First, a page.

How can I bring a low-rent property up to market rates?
Property Clinic: Rent cap discourages landlords from investing as there is no return
A relative bought a rental property about 15 years ago and has been lucky enough to have the same tenant in occupation ever since. This tenant has just moved out so the property now needs to be re-let.
The rent was set fairly originally, reduced during the bust and never increased in line with market rents as my relative wanted to set it at a rent the tenants could comfortably afford. This means that under the rent pressure zone (RPZ) guidelines, the rent can be increased by only 4 per cent a year retrospectively since they were introduced, which brings the rent nowhere near the actual market rate (20 per cent below it).
I am trying to convince my relative to refurbish the home prior to re-letting – new carpets, fully painted, new bathroom, improve the kitchen, new lighting, new heating – but their argument is that it will easily rent in its current condition at such a low rent so no investment is warranted.
This is correct, as although it is in pretty poor condition there is nothing wrong with it that would breach tenancy standards; it just would not be very pleasant to live in. However, it means that the rent cap is having the effect of discouraging small-time landlords from investing in their properties as there is absolutely no return. The new tenants then, although paying less rent, will have to live in quite an unpleasant home.
My question is, is there any way the rent can be brought up to meet market rents without knocking walls? My relative is more than happy to invest €10,000-plus but only, understandably, if there is an upside.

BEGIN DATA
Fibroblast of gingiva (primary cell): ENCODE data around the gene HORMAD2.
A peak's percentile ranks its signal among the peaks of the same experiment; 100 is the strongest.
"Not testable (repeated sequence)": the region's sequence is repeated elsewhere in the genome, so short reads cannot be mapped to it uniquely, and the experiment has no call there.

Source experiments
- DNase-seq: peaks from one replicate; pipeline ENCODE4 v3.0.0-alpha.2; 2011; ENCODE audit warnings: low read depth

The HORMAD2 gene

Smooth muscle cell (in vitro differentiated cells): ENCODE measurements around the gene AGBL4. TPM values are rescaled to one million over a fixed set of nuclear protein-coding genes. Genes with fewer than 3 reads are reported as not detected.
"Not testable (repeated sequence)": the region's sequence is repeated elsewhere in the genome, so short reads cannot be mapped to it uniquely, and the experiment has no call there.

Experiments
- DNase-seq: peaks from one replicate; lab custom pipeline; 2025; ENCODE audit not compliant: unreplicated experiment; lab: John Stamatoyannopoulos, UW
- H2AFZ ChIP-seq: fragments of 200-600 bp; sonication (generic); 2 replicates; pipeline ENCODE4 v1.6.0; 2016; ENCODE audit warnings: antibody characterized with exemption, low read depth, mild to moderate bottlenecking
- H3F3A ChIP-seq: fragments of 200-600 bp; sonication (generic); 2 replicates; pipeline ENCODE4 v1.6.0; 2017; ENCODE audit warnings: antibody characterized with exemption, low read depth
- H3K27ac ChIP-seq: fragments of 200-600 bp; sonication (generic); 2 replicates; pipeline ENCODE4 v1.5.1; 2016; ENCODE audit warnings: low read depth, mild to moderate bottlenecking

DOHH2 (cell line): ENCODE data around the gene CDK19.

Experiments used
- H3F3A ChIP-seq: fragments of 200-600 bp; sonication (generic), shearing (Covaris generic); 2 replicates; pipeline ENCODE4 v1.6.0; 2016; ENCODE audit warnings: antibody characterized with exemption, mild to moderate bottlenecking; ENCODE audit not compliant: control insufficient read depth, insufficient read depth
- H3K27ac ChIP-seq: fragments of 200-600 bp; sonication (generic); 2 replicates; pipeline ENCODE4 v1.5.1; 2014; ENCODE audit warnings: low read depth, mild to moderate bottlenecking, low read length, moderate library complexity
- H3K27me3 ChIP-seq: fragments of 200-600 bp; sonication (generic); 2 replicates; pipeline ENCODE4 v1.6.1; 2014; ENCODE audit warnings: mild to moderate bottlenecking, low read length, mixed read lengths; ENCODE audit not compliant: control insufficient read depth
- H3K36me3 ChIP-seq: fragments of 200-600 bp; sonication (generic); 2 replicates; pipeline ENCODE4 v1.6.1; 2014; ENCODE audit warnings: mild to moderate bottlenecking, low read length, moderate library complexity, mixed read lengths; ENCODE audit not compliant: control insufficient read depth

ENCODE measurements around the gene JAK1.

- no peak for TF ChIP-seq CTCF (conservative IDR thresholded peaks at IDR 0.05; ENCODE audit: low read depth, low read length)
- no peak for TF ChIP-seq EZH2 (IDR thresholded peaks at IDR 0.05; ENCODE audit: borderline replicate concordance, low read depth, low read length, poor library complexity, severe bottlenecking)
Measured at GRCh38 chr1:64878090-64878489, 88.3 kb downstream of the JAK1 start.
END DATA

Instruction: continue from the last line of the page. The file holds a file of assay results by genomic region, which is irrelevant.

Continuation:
The reason your relative find themselves in this position is a consequence of the amendments to the 2004 Tenancies Act in 2015, 2016 and 2019.
It is important you understand that if you wish to re-let this property, you have to comply with minimum housing standards which apply to every residential rented property. Accordingly, each property has to be re-painted every four years; the boiler, gas or oil, has to be serviced every year; and the electrical wiring in the house has to be up to a safe electrical standard. These are prerequisites to letting any residential property. Therefore, you will have to do some refurbishment on the property and this cannot be built into any rent increase.
In order to achieve open market rent and not be affected by the rent pressure zone, the options open to you are as follows: You have to undergo “substantial change” within the meaning of the Act. In order to do so you will need to increase the floor area of the dwelling by not less than 25 per cent; change the internal layout of the dwelling which results in an increase of rooms; or you increase the energy ratings. You should consult the relevant sections of the Act in this regard.
Needless to say, if the property is an apartment, is it highly unlikely you will be able to effect these changes, ie you do not own the roof and walls of an apartment, unlike a house. Nonetheless, these changes, without question, will be expensive but you can then receive the open market rent for the property.
Your relative has, like many other landlords, found themselves in a position where they are penalised for being fair with their tenants by not increasing the rent. There are thousands of landlords who have been put in this position since the imposition of the rent pressure zones which is why official statistics are seeing landlords leaving the market. The shortage of available rental properties will continue indefinitely.
The choices before you are as follows:
1. Engage in substantial change under the definition of the Act and put yourself in a position to obtain open market rental value.
2. Sell the property if you are in a positive equity situation.
3. Finally, take an approach I have encountered recently with landlords taking the property off the market for two years and leaving it vacant, refurbishing it and then going to the market looking for the open market rent.
While the latter approach may seem radical, it may make financial sense when the various scenarios are computed.
Kersten Mehl is a chartered residential agency surveyor and member of the Society of Chartered Surveyors Ireland, scsi.ie.
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